In a move that could help pave the way for low-boom supersonic flight over land, NASA aeronautics researchers are presenting their work on how people on the ground perceive low sonic booms this week in Atlanta at an annual event held by the American Institute of Aeronautics and Astronautics. “Lessening sonic booms is the most significant hurdle to [civil] supersonic flight,” said Peter Coen, head of the high-speed project in NASA’s aeronautics research mission directorate at the agency’s headquarters in Washington, D.C.
Shaped Sonic Boom Demonstration
A supersonic business jet (SSBJ), which many in the industry see as inevitable but just not in the near future, may have taken another step forward when Raytheon Aircraft partner Northrop Grumman unveiled its latest design for a supersonic military strike aircraft.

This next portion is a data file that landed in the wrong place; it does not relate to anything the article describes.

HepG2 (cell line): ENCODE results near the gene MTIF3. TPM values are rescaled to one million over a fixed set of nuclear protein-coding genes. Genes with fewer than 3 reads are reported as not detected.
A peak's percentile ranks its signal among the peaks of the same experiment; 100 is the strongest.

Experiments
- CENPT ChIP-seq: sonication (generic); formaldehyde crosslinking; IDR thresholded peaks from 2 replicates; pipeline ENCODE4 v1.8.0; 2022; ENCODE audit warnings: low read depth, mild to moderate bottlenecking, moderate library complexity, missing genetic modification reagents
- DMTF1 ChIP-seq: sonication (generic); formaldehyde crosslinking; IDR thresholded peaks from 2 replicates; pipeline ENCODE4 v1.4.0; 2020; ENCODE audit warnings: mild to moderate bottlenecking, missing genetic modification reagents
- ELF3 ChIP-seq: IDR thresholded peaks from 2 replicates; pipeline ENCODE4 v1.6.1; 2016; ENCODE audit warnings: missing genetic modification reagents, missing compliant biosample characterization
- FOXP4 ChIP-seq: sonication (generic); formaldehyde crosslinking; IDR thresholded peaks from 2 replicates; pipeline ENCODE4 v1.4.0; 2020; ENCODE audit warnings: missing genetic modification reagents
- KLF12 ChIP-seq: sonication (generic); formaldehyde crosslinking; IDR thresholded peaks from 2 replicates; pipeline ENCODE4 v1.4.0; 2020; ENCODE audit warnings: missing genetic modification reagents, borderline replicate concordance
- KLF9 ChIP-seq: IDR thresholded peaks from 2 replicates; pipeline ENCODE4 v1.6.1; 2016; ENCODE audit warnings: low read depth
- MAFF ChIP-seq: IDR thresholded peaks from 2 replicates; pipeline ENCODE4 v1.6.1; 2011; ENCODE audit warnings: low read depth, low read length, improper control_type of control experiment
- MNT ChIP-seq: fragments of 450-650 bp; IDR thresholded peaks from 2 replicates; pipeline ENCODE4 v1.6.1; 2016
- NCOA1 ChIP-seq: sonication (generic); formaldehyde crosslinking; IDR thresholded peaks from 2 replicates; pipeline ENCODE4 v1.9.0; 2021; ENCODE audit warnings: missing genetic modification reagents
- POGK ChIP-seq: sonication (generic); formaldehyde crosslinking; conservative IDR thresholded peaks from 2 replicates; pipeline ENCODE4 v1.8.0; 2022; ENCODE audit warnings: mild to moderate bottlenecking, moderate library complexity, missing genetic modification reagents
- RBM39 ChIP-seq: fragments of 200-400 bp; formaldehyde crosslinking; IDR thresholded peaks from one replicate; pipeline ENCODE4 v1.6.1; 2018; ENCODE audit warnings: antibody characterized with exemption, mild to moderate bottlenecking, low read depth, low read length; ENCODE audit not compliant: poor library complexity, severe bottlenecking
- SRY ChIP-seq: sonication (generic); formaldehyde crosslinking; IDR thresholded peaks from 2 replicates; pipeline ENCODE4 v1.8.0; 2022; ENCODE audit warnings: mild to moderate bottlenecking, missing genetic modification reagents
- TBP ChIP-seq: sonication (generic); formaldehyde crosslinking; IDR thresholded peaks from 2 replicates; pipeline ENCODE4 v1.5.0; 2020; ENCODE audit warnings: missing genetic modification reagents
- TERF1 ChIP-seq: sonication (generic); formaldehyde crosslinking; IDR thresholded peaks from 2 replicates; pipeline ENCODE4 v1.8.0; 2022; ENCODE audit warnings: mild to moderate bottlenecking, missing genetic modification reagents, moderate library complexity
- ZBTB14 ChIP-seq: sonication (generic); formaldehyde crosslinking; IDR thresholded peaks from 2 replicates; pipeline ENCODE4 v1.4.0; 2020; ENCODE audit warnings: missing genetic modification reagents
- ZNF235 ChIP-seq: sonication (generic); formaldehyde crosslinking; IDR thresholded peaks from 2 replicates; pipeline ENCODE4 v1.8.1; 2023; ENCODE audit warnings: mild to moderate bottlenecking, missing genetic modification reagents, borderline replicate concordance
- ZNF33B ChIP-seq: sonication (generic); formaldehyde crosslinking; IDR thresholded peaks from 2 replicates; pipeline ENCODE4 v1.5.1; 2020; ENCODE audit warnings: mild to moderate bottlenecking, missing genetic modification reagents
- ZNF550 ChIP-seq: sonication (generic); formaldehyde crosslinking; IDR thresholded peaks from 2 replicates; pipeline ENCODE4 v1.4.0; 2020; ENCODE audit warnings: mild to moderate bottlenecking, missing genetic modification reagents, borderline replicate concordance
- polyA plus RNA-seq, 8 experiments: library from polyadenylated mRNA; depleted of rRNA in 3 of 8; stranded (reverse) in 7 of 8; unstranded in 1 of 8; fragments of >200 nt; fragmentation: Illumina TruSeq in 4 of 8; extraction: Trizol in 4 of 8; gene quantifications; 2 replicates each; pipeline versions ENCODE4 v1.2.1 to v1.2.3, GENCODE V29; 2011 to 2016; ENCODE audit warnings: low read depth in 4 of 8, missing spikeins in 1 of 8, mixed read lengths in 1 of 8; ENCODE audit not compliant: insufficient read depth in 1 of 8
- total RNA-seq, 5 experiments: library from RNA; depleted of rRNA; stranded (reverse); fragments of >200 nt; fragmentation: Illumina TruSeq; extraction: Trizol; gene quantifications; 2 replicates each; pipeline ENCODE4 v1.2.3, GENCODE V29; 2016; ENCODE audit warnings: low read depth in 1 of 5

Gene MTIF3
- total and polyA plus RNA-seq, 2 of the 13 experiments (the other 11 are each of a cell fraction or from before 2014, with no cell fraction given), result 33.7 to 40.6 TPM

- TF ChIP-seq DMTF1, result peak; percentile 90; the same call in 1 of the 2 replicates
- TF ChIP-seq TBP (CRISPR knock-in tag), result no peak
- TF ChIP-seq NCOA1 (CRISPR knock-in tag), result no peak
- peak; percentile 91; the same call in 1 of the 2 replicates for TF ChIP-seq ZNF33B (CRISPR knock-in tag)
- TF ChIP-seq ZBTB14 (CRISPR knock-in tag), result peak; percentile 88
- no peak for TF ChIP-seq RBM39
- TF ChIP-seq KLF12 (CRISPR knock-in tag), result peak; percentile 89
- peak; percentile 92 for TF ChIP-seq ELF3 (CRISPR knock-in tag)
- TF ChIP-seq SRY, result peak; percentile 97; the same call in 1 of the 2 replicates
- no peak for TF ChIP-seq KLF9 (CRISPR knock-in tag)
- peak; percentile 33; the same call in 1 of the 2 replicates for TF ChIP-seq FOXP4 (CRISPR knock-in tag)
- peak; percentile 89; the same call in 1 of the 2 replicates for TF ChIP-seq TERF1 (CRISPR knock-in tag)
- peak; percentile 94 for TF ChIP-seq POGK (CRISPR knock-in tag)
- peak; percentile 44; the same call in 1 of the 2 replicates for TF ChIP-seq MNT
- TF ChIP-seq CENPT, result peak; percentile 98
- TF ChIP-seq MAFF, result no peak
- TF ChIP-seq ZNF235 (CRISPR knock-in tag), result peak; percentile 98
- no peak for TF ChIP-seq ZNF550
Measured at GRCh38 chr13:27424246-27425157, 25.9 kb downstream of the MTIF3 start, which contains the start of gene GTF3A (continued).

The good news is that a supersonic business jet (SSBJ) is almost inevitable. The not so good news is that it is probably at least a decade away. And securing the funding for research may be as problematic as the noise from any sonic boom.
NASA last month awarded grants to fund a five-month study on how to design and build an airplane that could demonstrate technology to reduce the sonic boom during supersonic flight. The four industry teams–Boeing Phantom Works, Raytheon Aircraft, Gulfstream/Northrop Grumman and Lockheed Martin/Cessna–have each received a $1 million grant.